New York City-based, legendary punk band Spike Polite & Sewage recently released their aptly titled EP Punk Not Dead. Consisting os Spike Polite (a vocal duo consisting of Reagan Youth and Cheetah Chrome), Michelle Shocked, Antony Romero and the iconic Beast on drums, Spike Polite & Sewage address politics and punk with their latest album. The band spoke with us about their history, an fraught time in New York City and their belief that punk is in fact not dead.
Tell me how the name of the group came about.
I, (Spike), was a punk rock teenager living in the squats amongst the communist and anarchist movements in the lower east side of New York City and we witnessed the police beating people so we stood up for our friend they were beating who did not commit a crime and people said was trash, garbage, sewage. And the masses united against that atrocity. If standing against injustice was right but you thought we were wrong? No, we are sewAge!
There is quite a history here of New York City’s punk era of the late 1980s/early 1990s and political activism. I’m sure there are some great anecdotes from this time. Care to share any?
Yes, we witnessed police brutality which was based on racism, classism and gentrification. And we used to attend protest rallies out of E. 13th St. squat run by the Yippies, anarchist, & communist squatters who godfathered us youth into the proActive direction for our musical efforts and the focus of our political songs. Now, we see the police state cracking down again as people resist racist and classist brutality. It hasn’t gone away.
“Punk Not Dead” is a salvo of insurgent punk rage: in-your-face social satire in reaction to the witless decline of western civilization. Can you expand on this?
People lost the ability to maintain social connections without algorithmic “networking” and now are in isolation and lost in power trips prompted by right wing owners of such tech agencies who have manipulated their minds. Even as runaways from broken homes, we had a functional community, with real lines of communication for mutual aid. The destruction and pillaging of our community comes from the tech bros who broke up our happy broken home. We have come to reclaim and take back the legacy of our own creative history.
I read that the band would like to use this new album to shake things up again. How so? And was the music created with this in mind?
We invoke the legacy of a scene that still survives around that mecca for misfits, CBGB’s– now a John Varvados clothing store. We are its living memory, as witnesses and survivors of relentless gentrification and consumer distraction. We used a couple of old songs, wrote some new ditties, borrowed a few techno beats and blew out our amps. “Punk Not Dead,” but AI driven social media is.
I love the one song titled “Twitter is a Death Machine.” How did this song come about?
Since Elon Musk changed the name to X, we thought about also changing the song, but then we decided, why cooperate with his agenda? Look at what Twitter has become while he has owned it. Twitter is a command and control weapon of the defense industry, privatized from a communication channel for spooks and spies, then weaponized to extract collateral damage from humanity. It’s funny that people refuse to call it X and just keep calling it Twitter.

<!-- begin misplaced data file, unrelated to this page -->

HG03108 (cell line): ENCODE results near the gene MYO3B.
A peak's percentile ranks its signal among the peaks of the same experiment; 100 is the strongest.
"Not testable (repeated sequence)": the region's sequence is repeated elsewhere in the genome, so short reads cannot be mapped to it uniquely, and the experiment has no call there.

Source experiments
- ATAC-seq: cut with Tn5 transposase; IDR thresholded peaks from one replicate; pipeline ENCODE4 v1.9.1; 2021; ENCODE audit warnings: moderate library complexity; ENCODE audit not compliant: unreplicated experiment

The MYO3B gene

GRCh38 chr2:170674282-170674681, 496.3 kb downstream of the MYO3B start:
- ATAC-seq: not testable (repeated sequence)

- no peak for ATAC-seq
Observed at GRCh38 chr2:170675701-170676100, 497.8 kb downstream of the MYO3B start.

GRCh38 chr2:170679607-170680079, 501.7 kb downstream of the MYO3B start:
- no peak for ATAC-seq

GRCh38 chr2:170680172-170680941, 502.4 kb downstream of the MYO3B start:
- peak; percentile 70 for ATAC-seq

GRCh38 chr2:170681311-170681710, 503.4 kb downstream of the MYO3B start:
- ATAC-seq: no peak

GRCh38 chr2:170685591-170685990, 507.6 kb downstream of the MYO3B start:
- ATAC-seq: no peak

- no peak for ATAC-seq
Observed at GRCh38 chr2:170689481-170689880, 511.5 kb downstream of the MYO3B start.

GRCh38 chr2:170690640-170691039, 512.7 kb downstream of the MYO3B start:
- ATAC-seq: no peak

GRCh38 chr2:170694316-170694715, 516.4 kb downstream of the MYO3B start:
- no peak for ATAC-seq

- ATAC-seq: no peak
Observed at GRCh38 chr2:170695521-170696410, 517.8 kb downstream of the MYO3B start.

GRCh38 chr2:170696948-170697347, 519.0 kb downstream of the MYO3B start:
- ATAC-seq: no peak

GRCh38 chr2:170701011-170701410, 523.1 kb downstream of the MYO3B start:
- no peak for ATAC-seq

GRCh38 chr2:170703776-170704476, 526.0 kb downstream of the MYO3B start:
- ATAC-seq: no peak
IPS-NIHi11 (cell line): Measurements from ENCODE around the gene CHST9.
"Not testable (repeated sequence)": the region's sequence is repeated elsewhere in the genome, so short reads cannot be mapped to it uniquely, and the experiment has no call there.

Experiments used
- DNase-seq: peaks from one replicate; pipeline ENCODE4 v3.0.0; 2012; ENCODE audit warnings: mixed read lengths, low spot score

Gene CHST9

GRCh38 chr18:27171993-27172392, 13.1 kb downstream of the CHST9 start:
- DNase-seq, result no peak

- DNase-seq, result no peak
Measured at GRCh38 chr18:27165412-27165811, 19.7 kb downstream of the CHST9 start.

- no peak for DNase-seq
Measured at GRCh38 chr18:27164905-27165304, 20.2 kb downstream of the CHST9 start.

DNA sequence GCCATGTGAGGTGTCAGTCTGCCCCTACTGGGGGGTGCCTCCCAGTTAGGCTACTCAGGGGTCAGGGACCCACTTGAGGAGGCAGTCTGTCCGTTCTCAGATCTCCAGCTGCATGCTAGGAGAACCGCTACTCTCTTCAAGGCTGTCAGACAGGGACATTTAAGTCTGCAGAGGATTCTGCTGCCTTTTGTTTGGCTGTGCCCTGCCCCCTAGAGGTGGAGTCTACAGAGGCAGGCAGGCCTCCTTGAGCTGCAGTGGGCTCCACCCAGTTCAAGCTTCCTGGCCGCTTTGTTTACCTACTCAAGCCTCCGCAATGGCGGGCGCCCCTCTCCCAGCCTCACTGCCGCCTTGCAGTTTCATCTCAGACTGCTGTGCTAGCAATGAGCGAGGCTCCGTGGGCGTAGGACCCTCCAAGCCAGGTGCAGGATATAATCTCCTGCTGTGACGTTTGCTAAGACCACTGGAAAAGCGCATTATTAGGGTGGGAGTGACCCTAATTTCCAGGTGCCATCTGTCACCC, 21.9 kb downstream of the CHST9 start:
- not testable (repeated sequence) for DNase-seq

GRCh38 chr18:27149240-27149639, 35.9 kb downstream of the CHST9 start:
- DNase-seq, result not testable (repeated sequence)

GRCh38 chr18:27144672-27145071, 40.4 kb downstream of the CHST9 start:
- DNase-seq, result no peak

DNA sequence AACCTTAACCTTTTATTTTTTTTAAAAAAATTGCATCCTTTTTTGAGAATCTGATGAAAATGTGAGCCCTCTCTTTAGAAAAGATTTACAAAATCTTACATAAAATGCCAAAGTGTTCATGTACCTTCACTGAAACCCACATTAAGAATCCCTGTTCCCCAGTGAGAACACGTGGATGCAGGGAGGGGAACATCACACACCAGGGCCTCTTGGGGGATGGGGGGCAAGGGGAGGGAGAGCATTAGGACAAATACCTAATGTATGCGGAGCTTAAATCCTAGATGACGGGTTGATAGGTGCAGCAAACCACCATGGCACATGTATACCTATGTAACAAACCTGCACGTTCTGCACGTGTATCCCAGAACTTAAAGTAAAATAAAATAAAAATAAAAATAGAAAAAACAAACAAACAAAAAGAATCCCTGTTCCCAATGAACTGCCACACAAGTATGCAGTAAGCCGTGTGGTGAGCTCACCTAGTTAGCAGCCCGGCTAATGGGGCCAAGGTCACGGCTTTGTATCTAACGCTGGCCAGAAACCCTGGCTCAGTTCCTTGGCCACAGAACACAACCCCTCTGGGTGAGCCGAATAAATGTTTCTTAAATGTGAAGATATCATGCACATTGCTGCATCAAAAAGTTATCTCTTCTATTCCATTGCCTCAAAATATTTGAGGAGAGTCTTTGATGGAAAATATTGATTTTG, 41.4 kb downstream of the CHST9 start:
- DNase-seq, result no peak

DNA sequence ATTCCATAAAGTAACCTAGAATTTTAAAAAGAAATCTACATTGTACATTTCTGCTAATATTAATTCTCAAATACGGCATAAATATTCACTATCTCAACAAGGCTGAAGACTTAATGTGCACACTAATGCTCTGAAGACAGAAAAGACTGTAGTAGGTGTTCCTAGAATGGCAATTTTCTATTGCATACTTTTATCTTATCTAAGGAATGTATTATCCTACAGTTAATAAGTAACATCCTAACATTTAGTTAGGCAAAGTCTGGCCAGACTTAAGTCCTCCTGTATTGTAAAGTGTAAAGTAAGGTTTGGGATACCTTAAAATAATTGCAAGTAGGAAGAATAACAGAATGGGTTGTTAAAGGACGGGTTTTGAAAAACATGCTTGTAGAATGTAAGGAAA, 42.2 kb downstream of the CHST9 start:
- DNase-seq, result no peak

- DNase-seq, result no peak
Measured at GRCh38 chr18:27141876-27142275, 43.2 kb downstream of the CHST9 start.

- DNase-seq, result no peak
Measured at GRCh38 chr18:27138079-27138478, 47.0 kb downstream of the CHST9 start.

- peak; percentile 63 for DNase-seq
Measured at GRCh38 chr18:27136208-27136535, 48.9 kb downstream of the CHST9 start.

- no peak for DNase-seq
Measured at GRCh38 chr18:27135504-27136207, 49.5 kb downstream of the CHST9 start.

I was reading about the history of the group. You had quite a standing in the world of pop back in the day. Where do you think punk stands today?
Punk, curated by Live Nation or Spotify, is just another microtargeting marketing manipulation for mind control. We remember the real roots of punk rock bowling. We say punk, but what we mean is mutual aid among underground communities. We have our audience. We are our own creativity. They tried to bury us alive. They didn’t know we were seeds. We ask the question: who owns a community? The people who build it, as living theater, or billionaires who believe that just because they can afford to buy an archive of props, costumes and publishing rights, that they’ve bought the creativity of that community?
And where do you hope to see punk in the future?
Punk Rock is fun,raw distorted guitar played over three chords, a little sped up still melodic though. People love to dance to punk rock. And we make a foray into Electro-punk with an in-your-face dance remix that translates that punk rage into an EDM form, which derives from the industrial club sound that also came out of punk. Its all related. Punk makes the listener aware of social situations as if they themselves were involved standing up for what was right in the face of the wrong. Punk has license to put the political/social issues in the lyric content which we as humans are striving to overcome. But we want to be fun about it. So, like in the song Florida, it comes off fun in the sun, but you get the underlying satirical point.
What’s next for the band? And will you plan to tour with the release of this album?
We are going to do a series of tours in a timely manner, write/record/release new recordings and new tracks to give ourselves enough time dedicated to our music, artistic creation…. our artwork and yet enough time to rest in between to maintain our personal lives.
The album is available at https://solidbassrecords.com/product/punk-not-dead-vinyl/
Youtube Channel: https://www.youtube.com/channel/UCkfbOE6dc5QPwNzbke_GKeg